Four Big Goal Obstacles and How to Overcome Them
If you’re an entrepreneur, you know that business owners face daily obstacles as they fight their way to successful business operation (and often are still faced with crises once a certain level of achievement is reached). To counter the threat of failure, entrepreneurs will set goals for themselves and their business to keep them focused as they jump over all of those typical entrepreneurial obstacles.
Goals are supposed to help keep us focused, right? But simply setting a goal does not mean that it will be reached in a reasonable amount of time – or ever. The truth is that goal setting – the very thing that keeps entrepreneurs focused – can, in fact, do the very opposite. Below, we have outlined the four big goal obstacles (and how to overcome them).
Goal Obstacle 1: Perfectionism
You do not need to wait until everything is perfect before going ahead with plans. If you do, then you will most certainly never get anything done. It is the process that counts; in going ahead and doing something before you deem it 100% perfect, you will be able to modify and improve it because you will learn what does and doesn’t make it great. Here are two stories to illustrate my point:
An entrepreneur has started an online business that will deliver great course content online. They want to launch their first-ever course: Blogging for Business. However, they are hesitant to publish their course because they are not 100% satisfied with the structure and content. They spend the rest of their days tweaking the course, and never put it up for sale.
An entrepreneur has started an online business that will deliver great course content online. They want to launch their first-ever course: Blogging for Business. However, they have not yet published the course because they are not 100% satisfied with the structure and content. They publish it anyway, but they openly admit to their potential customers that this is the very first version of that course. To put minds at ease they sell the first version of their course at a discounted rate. In turn, the customer will be asked to provide feedback on the course and will get access to course updates as it is improved.
The entrepreneur ends up selling a few seats in their course, and get valuable feedback from the participants while also learning along the way. They take all feedback into consideration and when combined with what they have learned thus far, they are able to improve their course to such a degree that it becomes a constant source of passive income.
Which story did you like better?
Goal Obstacle 2: Fear of failure
First of all, let’s get real. Fear of failure is a completely normal human reaction, especially when the stakes are high. Entrepreneurs have to make a large investment of time, money, and emotion in their idea. They have to support their idea and help make it grow while hoping for its success. Having a financial investment is a risk, and causes entrepreneurs to feel a lot of pressure. Because there is usually a large investment, fear of failure is ever-present. A failed business deals a large blow to the bank account and one’s self-confidence.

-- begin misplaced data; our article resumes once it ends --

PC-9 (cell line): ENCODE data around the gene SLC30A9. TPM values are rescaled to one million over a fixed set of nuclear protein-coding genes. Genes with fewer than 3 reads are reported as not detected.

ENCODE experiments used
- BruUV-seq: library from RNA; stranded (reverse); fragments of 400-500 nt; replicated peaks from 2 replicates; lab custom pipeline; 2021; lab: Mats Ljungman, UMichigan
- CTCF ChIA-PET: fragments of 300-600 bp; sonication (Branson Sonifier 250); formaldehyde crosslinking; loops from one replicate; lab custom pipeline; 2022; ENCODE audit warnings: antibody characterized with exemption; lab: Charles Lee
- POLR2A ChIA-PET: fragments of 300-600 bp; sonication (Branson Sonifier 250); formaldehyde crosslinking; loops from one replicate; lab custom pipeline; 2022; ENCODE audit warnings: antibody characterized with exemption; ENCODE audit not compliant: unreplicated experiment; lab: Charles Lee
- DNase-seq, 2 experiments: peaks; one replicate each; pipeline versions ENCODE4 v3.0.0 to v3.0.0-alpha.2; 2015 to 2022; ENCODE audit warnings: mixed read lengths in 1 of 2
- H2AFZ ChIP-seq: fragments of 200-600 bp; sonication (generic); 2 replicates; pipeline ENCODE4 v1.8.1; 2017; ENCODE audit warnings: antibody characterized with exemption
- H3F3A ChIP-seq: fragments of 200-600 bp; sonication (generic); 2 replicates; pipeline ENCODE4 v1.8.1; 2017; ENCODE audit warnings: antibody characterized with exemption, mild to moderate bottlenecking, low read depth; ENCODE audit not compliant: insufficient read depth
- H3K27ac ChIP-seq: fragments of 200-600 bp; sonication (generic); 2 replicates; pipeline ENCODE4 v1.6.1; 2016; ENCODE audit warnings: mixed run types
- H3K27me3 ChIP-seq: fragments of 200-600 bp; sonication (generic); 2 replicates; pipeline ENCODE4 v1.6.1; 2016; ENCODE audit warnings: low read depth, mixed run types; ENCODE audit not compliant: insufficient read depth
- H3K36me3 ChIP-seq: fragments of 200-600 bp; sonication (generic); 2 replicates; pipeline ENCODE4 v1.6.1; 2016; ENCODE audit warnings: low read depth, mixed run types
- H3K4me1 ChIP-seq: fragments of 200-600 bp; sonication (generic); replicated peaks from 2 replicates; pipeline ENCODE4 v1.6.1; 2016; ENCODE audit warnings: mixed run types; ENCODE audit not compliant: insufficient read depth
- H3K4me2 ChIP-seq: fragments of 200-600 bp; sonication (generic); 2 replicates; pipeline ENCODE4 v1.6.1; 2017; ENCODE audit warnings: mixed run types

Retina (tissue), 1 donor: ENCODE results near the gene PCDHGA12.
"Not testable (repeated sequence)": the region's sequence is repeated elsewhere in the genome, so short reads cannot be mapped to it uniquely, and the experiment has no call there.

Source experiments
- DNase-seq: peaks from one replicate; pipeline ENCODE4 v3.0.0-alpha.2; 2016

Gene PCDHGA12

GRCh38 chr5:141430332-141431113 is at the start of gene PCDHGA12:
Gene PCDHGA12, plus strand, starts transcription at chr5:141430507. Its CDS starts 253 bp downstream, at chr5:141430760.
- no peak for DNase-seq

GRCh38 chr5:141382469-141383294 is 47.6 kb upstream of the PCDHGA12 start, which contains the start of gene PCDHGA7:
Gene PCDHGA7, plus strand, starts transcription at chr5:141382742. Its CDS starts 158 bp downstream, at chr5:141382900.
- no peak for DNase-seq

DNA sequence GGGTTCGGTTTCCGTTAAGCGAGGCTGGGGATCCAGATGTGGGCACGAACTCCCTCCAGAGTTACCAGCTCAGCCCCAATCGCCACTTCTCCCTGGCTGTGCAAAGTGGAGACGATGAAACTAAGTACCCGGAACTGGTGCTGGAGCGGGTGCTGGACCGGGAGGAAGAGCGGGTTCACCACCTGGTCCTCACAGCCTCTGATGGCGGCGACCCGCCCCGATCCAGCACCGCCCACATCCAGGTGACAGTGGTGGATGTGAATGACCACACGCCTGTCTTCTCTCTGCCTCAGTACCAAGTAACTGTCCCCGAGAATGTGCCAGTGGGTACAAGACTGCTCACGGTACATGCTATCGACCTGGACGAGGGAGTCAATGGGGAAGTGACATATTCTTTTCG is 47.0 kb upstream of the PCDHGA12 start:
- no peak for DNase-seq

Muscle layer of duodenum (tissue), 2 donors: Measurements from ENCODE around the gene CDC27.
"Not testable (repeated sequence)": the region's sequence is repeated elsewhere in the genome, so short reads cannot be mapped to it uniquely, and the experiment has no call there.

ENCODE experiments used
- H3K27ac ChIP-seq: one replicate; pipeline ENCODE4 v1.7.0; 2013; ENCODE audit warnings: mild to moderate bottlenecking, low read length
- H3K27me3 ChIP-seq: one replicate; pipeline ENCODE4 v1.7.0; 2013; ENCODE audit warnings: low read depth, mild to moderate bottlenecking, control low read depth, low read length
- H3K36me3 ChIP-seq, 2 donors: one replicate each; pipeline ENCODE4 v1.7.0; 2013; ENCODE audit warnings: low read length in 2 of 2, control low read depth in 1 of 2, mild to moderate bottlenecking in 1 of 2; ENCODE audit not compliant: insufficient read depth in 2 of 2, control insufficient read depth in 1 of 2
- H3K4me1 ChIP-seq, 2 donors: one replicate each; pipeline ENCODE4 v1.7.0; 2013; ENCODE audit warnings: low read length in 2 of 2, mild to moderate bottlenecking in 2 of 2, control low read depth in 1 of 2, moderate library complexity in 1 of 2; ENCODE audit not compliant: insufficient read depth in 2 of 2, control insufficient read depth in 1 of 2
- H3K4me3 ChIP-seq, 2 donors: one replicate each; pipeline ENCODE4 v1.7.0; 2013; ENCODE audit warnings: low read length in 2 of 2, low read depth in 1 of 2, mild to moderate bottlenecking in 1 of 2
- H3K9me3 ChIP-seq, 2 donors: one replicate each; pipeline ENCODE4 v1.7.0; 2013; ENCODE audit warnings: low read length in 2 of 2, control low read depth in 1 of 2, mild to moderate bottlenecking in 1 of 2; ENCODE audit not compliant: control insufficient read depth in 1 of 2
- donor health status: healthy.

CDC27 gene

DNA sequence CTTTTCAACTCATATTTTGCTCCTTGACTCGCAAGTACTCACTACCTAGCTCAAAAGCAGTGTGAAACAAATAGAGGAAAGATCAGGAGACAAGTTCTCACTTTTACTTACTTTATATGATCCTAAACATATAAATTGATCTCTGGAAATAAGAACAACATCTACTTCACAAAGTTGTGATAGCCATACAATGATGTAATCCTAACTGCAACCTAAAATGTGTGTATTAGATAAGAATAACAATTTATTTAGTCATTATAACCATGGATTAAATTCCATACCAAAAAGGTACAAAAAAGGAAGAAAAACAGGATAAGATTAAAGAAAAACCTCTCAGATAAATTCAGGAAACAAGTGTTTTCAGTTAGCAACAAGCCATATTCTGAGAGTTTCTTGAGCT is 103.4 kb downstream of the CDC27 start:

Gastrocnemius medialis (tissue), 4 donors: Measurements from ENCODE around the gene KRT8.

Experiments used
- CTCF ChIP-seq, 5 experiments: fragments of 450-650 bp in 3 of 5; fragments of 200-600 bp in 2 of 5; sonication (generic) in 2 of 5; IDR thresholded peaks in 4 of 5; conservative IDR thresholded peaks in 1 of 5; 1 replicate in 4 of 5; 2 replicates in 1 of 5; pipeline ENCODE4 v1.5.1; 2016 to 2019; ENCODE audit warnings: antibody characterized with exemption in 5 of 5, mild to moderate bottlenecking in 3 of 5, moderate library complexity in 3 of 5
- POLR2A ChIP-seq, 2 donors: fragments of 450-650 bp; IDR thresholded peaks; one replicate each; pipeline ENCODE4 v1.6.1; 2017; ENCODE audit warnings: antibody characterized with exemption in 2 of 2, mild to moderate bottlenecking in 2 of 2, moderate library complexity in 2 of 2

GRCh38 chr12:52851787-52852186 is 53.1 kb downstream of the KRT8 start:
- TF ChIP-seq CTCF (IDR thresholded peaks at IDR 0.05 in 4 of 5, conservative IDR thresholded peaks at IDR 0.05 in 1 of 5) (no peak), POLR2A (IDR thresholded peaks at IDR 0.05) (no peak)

You have to have faith in your business. Faith in the idea that you are selling, the goal you are trying to reach, the outcome you are trying to achieve. You have to have faith in your product or service, and the great people out there who will become your customers.
Trust your instincts. You are the one behind the business, and you have the power to make those hard choices that will ultimately decide your business’s fate. You know your company and its products/services best, and the passion that you feel for your company and relationship you have with your current (or future) customer base should give you power over your fear. Take a look at where you started when you first decided to turn your idea into a business. Look at how far you’ve come. If you can make it that far, what’s stopping you from going further?
Goal Obstacle 3: Taking big steps
Just because you have big dreams for your business does not mean that you should take big steps towards achieving them. Taking bigger steps means that you risk overlooking a smaller (and possibly crucial) components. The smaller steps that lead up to the big goals are just as – if not more – important than the big steps.
It is therefore important to create a series of smaller steps that will, collectively, help you take a big step. Creating smaller steps requires you to focus in on specific, smaller-scale issues and challenges, and completing these smaller steps results in a stronger business that has been built on these smaller achievements.
Goal Obstacle 4: Distractions
Shiny-Object Syndrome is a real problem, folks. You see something that you like and want to pursue it or model your business after it. Here’s a little advice: don’t fall down the rabbit hole. Focus on your company: it’s unique brand identity, it’s products/services as they currently are, and the people you want your company to interact with. Don’t get caught up in what so-and-so is doing on Instagram (even if it seems to be working really well).
You can look into how other companies achieve goals, but don’t try to model your entire business after another company. This takes away from your unique identity, your authenticity, and hinders your ability to reach your company’s goals.
Make sure that you are surrounded by your brand, your goals, your vision.
- Hang a vision and/or mood board nearby to remind yourself of your company’s unique style
- Write down short- and long-term goals for yourself and your business
- Identify tasks that will help you work towards those goals
- Prioritize your daily, weekly, and monthly to-dos
- Delegate. Share the tasks among other employees and work together to achieve your goals.